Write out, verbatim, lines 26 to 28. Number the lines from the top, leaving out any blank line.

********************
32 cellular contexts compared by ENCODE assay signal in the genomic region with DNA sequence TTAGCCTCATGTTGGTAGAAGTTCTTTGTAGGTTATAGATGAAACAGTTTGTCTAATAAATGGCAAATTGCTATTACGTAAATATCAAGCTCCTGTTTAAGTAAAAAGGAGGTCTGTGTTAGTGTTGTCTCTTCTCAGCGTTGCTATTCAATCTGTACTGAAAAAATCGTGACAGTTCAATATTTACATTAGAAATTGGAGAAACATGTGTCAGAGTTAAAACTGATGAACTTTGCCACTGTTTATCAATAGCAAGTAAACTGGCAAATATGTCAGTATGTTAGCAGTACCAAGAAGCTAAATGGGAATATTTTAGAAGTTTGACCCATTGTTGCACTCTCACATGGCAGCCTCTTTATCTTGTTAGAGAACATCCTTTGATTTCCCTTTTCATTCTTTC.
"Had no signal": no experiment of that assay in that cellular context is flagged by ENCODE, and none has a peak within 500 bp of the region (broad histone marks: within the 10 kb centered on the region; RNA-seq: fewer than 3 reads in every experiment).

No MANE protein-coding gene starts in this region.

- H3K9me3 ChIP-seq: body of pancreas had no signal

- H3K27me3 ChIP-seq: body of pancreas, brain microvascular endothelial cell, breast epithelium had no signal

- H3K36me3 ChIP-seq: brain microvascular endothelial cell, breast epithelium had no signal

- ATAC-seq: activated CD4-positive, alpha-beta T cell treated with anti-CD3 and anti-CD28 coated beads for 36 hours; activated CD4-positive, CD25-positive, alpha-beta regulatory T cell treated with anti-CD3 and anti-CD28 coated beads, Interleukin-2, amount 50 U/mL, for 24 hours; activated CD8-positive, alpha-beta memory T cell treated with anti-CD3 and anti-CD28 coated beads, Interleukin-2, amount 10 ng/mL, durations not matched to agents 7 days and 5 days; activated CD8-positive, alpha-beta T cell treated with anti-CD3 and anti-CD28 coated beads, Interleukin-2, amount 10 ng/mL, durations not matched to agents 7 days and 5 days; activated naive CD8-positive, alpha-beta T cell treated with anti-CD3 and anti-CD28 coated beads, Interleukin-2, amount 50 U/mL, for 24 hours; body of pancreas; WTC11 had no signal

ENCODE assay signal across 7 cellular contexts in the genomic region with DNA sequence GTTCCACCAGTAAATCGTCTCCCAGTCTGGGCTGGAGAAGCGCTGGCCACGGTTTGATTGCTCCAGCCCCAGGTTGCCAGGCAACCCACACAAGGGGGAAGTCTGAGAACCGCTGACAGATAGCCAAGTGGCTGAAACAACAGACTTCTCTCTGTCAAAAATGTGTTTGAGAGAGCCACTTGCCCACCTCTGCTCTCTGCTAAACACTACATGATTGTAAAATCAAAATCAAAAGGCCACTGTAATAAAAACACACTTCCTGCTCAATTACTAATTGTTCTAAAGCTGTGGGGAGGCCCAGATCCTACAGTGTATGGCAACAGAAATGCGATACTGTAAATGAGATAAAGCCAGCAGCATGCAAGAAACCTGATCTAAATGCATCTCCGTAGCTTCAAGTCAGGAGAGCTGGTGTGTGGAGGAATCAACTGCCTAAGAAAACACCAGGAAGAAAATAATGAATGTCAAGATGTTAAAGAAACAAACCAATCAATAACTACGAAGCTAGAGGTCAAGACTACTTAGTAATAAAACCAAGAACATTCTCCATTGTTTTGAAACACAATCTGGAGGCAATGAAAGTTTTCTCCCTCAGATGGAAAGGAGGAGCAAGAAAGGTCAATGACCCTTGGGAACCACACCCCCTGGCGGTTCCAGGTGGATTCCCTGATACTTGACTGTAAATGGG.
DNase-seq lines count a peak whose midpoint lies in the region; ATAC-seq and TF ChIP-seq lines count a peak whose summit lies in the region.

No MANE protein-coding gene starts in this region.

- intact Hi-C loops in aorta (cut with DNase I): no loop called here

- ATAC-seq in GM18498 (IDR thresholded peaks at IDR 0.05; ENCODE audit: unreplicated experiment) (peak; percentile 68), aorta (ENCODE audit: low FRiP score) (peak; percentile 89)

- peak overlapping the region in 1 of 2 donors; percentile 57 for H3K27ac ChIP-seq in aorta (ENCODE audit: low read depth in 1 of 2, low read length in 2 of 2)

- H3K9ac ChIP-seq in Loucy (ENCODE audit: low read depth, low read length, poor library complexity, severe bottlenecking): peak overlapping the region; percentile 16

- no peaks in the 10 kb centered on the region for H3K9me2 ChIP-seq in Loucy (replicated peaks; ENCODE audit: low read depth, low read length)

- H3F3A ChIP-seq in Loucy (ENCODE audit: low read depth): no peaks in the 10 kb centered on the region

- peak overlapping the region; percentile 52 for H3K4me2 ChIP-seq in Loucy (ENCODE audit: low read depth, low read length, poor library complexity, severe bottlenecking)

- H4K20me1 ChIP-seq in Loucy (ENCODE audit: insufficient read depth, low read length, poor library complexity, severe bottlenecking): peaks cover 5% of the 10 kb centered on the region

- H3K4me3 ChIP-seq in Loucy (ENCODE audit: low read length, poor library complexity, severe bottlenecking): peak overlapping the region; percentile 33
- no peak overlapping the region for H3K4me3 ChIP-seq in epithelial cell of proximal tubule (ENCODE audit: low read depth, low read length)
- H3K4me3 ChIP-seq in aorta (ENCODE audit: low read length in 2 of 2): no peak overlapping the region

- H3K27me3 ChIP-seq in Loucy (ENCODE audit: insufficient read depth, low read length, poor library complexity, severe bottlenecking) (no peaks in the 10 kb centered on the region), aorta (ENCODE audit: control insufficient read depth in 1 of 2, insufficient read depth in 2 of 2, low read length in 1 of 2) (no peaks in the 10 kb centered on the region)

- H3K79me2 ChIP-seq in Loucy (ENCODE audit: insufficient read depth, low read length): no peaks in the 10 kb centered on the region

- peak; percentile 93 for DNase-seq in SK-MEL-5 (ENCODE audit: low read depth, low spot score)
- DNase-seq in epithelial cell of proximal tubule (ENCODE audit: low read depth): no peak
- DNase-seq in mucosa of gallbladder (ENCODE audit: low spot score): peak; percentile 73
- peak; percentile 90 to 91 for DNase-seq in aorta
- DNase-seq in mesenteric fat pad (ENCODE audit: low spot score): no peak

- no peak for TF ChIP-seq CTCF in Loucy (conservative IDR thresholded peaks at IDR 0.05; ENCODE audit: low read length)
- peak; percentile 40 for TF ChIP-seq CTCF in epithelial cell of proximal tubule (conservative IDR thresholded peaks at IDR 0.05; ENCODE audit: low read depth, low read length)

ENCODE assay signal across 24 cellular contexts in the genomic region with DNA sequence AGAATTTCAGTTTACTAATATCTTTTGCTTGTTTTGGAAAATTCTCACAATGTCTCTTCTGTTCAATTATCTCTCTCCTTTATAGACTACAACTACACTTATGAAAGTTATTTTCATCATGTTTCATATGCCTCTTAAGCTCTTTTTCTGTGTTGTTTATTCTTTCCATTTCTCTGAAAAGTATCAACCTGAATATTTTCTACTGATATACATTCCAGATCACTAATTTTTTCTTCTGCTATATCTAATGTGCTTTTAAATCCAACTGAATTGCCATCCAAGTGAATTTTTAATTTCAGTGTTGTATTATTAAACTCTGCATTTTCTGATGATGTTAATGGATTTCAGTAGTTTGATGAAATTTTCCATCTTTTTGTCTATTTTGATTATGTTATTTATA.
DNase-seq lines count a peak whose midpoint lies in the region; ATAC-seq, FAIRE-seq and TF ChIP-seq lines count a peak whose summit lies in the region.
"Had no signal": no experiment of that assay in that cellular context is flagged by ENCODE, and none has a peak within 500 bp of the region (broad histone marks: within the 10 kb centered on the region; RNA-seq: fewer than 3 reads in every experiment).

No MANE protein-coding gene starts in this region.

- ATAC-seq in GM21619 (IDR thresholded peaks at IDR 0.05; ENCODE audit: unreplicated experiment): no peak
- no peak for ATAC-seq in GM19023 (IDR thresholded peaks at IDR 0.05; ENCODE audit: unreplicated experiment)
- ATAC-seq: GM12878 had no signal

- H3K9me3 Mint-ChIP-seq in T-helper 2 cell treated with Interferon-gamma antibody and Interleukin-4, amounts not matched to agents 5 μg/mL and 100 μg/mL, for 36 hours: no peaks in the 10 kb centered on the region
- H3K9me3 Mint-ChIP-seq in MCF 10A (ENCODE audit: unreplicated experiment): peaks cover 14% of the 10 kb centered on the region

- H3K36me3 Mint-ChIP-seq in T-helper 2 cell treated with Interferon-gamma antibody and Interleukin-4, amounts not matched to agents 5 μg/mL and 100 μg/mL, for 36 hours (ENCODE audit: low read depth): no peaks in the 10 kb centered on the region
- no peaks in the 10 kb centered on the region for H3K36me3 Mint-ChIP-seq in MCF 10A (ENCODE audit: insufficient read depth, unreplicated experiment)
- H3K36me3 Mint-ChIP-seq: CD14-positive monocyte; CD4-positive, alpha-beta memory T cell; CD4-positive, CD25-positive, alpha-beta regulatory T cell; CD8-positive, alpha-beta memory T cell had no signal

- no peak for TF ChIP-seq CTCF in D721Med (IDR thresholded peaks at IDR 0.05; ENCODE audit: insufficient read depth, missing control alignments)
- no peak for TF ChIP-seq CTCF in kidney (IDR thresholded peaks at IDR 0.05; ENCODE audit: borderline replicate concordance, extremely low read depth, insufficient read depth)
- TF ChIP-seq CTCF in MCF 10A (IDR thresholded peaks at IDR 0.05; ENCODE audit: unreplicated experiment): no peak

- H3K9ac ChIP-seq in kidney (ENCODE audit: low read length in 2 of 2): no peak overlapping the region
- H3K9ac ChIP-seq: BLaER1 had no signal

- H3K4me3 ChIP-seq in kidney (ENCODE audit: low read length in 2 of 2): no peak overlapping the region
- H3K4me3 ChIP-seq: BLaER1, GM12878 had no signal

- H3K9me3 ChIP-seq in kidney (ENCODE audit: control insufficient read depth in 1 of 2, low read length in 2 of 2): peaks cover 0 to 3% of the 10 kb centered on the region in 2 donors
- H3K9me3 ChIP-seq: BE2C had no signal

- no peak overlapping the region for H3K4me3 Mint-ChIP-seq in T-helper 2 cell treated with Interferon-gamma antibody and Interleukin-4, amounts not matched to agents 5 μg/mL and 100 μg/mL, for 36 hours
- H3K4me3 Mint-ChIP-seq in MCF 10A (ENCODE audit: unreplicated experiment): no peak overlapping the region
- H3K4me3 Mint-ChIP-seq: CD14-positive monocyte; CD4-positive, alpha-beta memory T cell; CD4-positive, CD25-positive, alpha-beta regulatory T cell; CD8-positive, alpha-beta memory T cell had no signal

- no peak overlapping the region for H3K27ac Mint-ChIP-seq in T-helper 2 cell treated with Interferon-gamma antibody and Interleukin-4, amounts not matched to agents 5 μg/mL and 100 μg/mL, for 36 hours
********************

- DNase-seq in mucosa of gallbladder (ENCODE audit: low spot score): peak; percentile 73
- peak; percentile 90 to 91 for DNase-seq in aorta
- DNase-seq in mesenteric fat pad (ENCODE audit: low spot score): no peak